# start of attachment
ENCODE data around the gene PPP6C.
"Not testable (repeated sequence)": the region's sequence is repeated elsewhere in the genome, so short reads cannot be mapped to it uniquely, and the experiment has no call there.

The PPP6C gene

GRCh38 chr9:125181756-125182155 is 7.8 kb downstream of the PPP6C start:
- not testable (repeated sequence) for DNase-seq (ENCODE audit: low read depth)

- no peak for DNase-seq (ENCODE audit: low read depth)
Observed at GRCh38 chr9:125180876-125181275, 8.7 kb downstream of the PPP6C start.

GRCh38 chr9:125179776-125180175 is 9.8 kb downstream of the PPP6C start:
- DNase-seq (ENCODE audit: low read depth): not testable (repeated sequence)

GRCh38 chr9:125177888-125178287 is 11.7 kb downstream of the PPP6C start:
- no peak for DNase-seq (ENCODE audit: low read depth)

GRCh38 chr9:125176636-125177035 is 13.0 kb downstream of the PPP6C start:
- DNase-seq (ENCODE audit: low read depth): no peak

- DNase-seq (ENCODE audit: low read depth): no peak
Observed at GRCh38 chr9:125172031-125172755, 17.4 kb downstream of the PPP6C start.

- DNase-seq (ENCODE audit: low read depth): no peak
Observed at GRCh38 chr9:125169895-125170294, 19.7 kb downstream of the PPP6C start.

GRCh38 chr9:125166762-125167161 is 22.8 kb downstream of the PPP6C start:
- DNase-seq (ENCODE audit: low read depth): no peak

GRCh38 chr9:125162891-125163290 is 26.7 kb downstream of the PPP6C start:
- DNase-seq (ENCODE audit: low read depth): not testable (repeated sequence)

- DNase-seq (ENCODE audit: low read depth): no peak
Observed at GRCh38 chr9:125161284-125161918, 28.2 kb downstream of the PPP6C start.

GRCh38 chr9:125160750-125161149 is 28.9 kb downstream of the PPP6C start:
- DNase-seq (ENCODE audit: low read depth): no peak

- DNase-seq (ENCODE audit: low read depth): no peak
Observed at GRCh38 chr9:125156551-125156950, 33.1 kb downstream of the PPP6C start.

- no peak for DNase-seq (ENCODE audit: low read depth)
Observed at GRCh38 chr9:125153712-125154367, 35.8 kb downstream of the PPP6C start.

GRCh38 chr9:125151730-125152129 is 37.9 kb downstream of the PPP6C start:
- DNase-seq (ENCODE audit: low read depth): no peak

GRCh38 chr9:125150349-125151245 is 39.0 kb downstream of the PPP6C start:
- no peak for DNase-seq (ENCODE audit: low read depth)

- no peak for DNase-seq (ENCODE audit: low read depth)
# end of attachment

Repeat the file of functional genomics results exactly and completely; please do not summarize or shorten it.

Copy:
ENCODE data around the gene PPP6C.
"Not testable (repeated sequence)": the region's sequence is repeated elsewhere in the genome, so short reads cannot be mapped to it uniquely, and the experiment has no call there.

The PPP6C gene

GRCh38 chr9:125181756-125182155 is 7.8 kb downstream of the PPP6C start:
- not testable (repeated sequence) for DNase-seq (ENCODE audit: low read depth)

- no peak for DNase-seq (ENCODE audit: low read depth)
Observed at GRCh38 chr9:125180876-125181275, 8.7 kb downstream of the PPP6C start.

GRCh38 chr9:125179776-125180175 is 9.8 kb downstream of the PPP6C start:
- DNase-seq (ENCODE audit: low read depth): not testable (repeated sequence)

GRCh38 chr9:125177888-125178287 is 11.7 kb downstream of the PPP6C start:
- no peak for DNase-seq (ENCODE audit: low read depth)

GRCh38 chr9:125176636-125177035 is 13.0 kb downstream of the PPP6C start:
- DNase-seq (ENCODE audit: low read depth): no peak

- DNase-seq (ENCODE audit: low read depth): no peak
Observed at GRCh38 chr9:125172031-125172755, 17.4 kb downstream of the PPP6C start.

- DNase-seq (ENCODE audit: low read depth): no peak
Observed at GRCh38 chr9:125169895-125170294, 19.7 kb downstream of the PPP6C start.

GRCh38 chr9:125166762-125167161 is 22.8 kb downstream of the PPP6C start:
- DNase-seq (ENCODE audit: low read depth): no peak

GRCh38 chr9:125162891-125163290 is 26.7 kb downstream of the PPP6C start:
- DNase-seq (ENCODE audit: low read depth): not testable (repeated sequence)

- DNase-seq (ENCODE audit: low read depth): no peak
Observed at GRCh38 chr9:125161284-125161918, 28.2 kb downstream of the PPP6C start.

GRCh38 chr9:125160750-125161149 is 28.9 kb downstream of the PPP6C start:
- DNase-seq (ENCODE audit: low read depth): no peak

- DNase-seq (ENCODE audit: low read depth): no peak
Observed at GRCh38 chr9:125156551-125156950, 33.1 kb downstream of the PPP6C start.

- no peak for DNase-seq (ENCODE audit: low read depth)
Observed at GRCh38 chr9:125153712-125154367, 35.8 kb downstream of the PPP6C start.

GRCh38 chr9:125151730-125152129 is 37.9 kb downstream of the PPP6C start:
- DNase-seq (ENCODE audit: low read depth): no peak

GRCh38 chr9:125150349-125151245 is 39.0 kb downstream of the PPP6C start:
- no peak for DNase-seq (ENCODE audit: low read depth)

- no peak for DNase-seq (ENCODE audit: low read depth)